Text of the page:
Matilda, a student at St Monica's Girls School, studying English

Forming public partnerships

The Ebola crisis has been an unusual and rapidly changing situation. The world was caught off guard, and the sheer scale and the pace of this public health emergency meant that no single organisation was able to solve it, requiring many different partners to work together to respond.

For GSK’s part, we have worked closely with WHO and other stakeholders as part of an international initiative to dramatically accelerate development of our GSK/NIH Ebola vaccine candidate.

GSK has invested considerable resources, manufacturing capacity, expertise and man hours in this effort. We have relied on significant support from the WHO, regulators, governments and others involved in the global response to help overcome a number of hurdles we faced in the clinical development and manufacturing scale up processes.

Furthermore, this accelerated development programme has been made possible by the support of academic partners in the UK, US, Switzerland and Mali and the generous financial support provided by partners including the Wellcome Trust, the European Commission and the Bill and Melinda Gates Foundation. To date, partners have committed approximately £25 million to support development of the candidate vaccine.

We are encouraged by the positive international collaboration to date.

Our current partnerships

Formation of an international consortium comprising the Wellcome Trust, the UK Government and the UK Medical Research Council

In August 2014, an international consortium assembled to accelerate collaborative multi-site trials of candidate Ebola vaccines.

A £2.8 million grant was provided by the Wellcome Trust, the Medical Research Council (MRC) and the UK Department for International Development (DFID) to enable a team led by Professor Adrian Hill, of the Jenner Institute at the University of Oxford, to start safety tests of the vaccine in the UK alongside similar trials in the USA run by the National Institute of Allergy and Infectious Diseases (NIAID, a part of the NIH).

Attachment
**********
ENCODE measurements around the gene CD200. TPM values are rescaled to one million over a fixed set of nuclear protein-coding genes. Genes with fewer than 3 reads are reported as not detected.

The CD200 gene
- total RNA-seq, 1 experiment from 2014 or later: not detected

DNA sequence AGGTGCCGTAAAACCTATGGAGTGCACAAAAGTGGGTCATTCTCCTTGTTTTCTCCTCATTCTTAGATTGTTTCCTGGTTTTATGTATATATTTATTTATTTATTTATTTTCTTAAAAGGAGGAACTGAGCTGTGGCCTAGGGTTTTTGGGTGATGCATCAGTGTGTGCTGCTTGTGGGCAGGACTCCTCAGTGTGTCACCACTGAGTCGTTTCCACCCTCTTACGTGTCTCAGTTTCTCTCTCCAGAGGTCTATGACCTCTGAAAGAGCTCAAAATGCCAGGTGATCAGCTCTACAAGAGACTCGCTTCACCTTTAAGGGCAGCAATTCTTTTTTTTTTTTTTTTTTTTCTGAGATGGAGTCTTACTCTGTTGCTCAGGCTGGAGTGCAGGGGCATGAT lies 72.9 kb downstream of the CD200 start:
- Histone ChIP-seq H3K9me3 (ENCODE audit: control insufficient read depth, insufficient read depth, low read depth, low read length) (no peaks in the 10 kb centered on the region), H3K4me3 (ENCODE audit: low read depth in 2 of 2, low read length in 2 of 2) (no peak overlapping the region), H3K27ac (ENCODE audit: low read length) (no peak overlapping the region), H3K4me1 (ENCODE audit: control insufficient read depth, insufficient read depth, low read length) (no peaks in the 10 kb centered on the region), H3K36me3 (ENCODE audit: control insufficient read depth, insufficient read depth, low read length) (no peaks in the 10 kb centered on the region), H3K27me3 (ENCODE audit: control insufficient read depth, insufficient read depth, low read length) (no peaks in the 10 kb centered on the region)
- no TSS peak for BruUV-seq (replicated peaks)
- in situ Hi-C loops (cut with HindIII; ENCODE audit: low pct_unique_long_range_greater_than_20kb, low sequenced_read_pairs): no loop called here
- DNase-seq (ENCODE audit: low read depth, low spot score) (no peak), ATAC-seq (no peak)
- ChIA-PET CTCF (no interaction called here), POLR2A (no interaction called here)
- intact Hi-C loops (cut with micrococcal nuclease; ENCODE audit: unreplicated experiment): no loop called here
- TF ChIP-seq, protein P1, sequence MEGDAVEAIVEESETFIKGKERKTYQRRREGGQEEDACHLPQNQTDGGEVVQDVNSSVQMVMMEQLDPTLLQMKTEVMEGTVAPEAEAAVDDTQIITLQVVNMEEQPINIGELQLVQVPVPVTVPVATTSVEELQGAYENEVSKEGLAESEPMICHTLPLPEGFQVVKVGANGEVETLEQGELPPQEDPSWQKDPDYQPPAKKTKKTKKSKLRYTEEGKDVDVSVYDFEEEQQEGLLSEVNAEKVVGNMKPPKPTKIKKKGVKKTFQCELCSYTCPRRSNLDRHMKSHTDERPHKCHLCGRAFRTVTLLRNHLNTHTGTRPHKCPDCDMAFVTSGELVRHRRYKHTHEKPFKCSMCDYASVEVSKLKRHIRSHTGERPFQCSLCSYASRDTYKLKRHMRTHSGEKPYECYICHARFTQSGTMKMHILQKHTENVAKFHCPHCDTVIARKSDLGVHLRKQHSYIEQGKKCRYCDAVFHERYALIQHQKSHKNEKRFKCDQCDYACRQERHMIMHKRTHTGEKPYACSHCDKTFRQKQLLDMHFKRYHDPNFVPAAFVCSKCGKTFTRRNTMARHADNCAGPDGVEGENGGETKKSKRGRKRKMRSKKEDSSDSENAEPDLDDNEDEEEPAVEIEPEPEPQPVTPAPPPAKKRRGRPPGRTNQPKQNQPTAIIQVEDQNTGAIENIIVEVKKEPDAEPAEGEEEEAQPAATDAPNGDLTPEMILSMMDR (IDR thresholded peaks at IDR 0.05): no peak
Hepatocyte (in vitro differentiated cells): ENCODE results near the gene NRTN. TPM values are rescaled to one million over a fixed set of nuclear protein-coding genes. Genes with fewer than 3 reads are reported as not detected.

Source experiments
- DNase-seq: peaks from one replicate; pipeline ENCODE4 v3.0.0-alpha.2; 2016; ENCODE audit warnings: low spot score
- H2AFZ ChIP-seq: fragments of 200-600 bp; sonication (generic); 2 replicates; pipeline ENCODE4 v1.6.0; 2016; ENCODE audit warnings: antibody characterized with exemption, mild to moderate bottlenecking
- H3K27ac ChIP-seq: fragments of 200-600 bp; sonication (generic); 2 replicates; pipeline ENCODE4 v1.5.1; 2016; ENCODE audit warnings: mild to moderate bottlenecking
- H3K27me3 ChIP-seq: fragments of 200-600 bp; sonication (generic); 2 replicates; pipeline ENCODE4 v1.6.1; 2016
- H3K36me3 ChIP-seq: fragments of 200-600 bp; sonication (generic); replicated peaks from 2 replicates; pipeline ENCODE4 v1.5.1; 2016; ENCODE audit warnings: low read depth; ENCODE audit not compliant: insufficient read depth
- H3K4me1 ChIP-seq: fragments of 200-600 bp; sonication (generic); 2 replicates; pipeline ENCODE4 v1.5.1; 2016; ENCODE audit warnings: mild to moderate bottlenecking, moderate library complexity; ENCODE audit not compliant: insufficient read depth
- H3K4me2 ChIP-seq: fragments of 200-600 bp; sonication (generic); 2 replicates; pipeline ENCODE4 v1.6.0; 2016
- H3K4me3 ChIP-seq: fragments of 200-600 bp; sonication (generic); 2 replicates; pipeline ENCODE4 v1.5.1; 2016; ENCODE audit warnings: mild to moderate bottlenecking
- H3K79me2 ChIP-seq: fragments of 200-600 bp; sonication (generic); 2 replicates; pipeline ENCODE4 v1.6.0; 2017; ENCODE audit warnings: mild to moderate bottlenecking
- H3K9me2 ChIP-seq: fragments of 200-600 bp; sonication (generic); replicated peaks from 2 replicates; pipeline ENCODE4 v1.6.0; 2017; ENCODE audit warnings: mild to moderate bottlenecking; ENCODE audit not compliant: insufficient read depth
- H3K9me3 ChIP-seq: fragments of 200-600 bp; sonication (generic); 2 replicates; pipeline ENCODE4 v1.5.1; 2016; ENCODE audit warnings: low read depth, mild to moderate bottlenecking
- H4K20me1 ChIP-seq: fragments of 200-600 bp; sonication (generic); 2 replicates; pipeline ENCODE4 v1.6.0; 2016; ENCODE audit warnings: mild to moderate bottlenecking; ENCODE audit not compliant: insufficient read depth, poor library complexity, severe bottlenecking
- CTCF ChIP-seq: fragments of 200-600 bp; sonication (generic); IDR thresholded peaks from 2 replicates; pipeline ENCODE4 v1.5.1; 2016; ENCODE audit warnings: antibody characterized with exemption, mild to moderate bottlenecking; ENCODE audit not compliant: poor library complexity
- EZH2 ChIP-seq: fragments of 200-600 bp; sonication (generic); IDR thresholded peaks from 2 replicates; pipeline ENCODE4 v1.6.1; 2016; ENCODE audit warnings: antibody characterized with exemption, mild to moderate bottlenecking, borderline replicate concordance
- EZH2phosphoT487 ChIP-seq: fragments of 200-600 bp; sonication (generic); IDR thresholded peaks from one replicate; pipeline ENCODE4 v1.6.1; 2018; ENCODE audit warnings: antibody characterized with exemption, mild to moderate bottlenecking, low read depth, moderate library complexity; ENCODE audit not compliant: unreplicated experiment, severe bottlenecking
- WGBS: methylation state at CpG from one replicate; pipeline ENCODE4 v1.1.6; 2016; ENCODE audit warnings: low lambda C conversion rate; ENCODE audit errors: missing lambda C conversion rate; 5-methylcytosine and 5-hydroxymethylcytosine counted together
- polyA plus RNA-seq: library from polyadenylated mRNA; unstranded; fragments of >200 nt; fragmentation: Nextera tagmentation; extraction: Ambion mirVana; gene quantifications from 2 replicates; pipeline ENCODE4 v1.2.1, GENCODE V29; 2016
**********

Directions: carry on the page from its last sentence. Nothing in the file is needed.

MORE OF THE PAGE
A proportion of the consortium’s funding supported GSK to begin manufacturing additional doses of the vaccine (around 20,000 doses) at the same time as the initial clinical trials, so that if the trials proved successful we had vaccines available to start the next phase of clinical assessments of the vaccine candidate. Read more here.

Support from the Bill and Melinda Gates Foundation

  • £1.8 million

    approximately £1.8 million ($3million) funding

In October 2014, the Bill & Melinda Gates Foundation agreed to provide GSK with approximately £1.8 million ($3million) funding to help accelerate the development of the GSK/NIH Ebola vaccine candidate and qualify the assays used to characterize the immunogenicity of the product. The Foundation’s financial support allowed GSK to manufacture a second lot of vaccine to enable rapid progression to the next phase of testing.

Support from the European Commission and Swiss Government

The European Commission (EC) announced in October that it would provide funding as part of its Horizon 2020 initiative to support research into treatments and vaccines for Ebola. Out of the total funding of approximately £20 million (€24.4 million), the EC is generously providing approximately £12 million (€15.1 million) to help accelerate development of the GSK/NIH Ebola vaccine candidate which is currently the most advanced in clinical testing. In addition, the Swiss Government contributed approximately £1.2 million (€1.42 million).

Following successful results from the phase 1 trials, these contributions are being used to support the next expanded phase of clinical testing of the vaccine candidate.